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Putin’s Brezhnev Moment

Having failed to achieve a quick victory in Ukraine, the Russian president is embracing increasingly totalitarian tactics in an effort to suppress critical voices, just as Soviet leaders did before him. The recent court-ordered dissolution of the storied Moscow Helsinki Group is a case in point.

NEW YORK – Late last month, a Russian court ordered the closure of the country’s oldest human rights organization. Founded in 1976, the Moscow Helsinki Group became the latest victim of an ongoing government crackdown on civil society that is eerily reminiscent of a similar effort by former Soviet leader Leonid Brezhnev.

Brezhnev, in power from 1964 to 1982, signed the 1975 Helsinki Accords, together with the United States, Canada, and most of Europe. Eager for formal recognition of its borders at the time, the USSR under Brezhnev, together with its satellite states in Central and Eastern Europe, underestimated the potential impact of the Accords. That is probably why it agreed to include commitments to respect human rights, including freedom of information and movement, in the agreement’s Final Act.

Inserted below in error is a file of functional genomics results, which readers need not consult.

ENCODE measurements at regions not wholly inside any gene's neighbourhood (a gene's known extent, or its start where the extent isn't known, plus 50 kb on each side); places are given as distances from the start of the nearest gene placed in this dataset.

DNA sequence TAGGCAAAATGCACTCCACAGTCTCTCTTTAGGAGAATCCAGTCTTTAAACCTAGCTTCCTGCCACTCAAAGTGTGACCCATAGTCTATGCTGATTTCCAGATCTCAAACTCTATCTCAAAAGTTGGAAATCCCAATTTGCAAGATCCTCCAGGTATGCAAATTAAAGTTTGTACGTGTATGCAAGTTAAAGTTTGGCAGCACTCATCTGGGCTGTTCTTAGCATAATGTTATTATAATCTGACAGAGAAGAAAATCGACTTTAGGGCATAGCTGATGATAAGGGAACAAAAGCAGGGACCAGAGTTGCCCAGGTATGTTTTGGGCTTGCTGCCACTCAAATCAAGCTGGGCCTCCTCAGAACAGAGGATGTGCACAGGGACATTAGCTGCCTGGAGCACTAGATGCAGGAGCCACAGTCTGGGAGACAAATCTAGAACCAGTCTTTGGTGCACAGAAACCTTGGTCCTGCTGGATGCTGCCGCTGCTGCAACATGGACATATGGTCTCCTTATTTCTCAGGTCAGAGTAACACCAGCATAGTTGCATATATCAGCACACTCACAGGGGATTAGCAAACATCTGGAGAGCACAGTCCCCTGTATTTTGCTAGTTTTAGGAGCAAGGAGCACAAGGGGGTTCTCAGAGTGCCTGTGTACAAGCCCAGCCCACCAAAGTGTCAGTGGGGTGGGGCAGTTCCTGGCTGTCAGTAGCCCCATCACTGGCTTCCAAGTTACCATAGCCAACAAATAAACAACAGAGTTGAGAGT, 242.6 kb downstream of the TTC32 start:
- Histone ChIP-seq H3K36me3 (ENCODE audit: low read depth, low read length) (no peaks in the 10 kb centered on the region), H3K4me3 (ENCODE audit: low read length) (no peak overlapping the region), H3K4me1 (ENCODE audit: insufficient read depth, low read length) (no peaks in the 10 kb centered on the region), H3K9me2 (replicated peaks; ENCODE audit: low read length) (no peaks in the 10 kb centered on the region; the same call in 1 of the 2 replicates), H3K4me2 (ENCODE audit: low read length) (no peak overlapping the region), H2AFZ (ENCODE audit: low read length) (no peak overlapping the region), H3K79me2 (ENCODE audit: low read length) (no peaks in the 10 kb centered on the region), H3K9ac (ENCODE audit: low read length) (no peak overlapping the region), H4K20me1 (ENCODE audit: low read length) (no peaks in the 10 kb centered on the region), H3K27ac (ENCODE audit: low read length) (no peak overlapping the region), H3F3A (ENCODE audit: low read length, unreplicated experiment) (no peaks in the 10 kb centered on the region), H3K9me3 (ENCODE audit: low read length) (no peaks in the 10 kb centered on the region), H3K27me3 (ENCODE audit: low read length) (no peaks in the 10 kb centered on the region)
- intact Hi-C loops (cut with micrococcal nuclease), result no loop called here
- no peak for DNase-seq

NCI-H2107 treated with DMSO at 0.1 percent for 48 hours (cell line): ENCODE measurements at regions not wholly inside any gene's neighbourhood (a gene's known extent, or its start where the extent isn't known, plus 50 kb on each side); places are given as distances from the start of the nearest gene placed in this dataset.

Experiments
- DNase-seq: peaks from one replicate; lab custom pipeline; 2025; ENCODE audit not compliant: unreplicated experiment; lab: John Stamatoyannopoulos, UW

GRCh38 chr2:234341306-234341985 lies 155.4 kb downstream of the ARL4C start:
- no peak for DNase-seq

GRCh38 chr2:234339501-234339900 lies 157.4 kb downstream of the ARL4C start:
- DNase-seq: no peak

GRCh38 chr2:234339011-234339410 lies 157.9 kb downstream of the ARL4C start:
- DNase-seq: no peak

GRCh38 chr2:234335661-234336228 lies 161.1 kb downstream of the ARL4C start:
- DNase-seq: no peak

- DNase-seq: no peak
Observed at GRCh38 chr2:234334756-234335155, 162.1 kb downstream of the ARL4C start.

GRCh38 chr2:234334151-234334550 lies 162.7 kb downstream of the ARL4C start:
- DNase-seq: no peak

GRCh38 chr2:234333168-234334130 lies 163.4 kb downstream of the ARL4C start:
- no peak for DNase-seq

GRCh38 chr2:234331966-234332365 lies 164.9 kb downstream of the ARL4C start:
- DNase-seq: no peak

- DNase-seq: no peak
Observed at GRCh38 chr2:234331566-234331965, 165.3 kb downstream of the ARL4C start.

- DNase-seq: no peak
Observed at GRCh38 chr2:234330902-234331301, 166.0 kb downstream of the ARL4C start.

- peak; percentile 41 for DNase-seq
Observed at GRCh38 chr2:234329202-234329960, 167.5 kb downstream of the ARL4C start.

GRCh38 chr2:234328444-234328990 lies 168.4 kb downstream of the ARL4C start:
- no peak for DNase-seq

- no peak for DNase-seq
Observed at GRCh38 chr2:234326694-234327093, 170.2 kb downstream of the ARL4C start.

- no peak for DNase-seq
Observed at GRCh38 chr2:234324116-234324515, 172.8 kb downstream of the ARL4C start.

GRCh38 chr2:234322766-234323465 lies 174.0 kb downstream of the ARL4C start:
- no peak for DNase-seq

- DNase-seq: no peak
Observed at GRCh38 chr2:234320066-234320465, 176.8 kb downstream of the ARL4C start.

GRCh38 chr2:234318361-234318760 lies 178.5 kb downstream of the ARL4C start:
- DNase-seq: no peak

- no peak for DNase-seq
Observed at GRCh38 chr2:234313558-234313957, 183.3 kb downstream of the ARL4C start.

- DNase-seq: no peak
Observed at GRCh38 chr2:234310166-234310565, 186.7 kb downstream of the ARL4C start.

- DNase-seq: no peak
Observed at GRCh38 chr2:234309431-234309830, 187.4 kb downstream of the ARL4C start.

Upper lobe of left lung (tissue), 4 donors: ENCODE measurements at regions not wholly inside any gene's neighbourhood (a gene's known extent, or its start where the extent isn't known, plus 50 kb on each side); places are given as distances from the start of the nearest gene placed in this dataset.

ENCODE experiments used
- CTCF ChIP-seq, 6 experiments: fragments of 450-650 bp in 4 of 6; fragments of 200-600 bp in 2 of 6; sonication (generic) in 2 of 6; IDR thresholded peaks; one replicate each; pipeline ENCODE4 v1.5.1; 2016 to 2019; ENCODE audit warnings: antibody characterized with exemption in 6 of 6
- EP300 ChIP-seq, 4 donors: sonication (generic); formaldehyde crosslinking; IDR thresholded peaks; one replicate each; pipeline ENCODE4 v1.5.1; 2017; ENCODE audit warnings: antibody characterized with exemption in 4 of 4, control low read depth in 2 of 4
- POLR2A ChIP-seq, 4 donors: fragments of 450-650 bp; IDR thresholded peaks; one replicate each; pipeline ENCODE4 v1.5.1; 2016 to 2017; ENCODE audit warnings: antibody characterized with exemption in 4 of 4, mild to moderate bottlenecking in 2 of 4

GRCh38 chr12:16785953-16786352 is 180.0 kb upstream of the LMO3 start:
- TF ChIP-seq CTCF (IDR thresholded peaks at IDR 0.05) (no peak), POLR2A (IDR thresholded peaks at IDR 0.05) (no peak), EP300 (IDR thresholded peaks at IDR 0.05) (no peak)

The Soviet Union abstained when the United Nations adopted the Universal Declaration of Human Rights in 1948, so its accession to the Helsinki Accords marked the first time that it made such a pledge. When a handful of human rights activists in Moscow heard the news, they formed the Moscow Helsinki Group to monitor the USSR’s compliance with the agreement it had just signed. Although the organization had only 11 members at the time, Brezhnev’s government identified it as a threat and sought to dissolve it.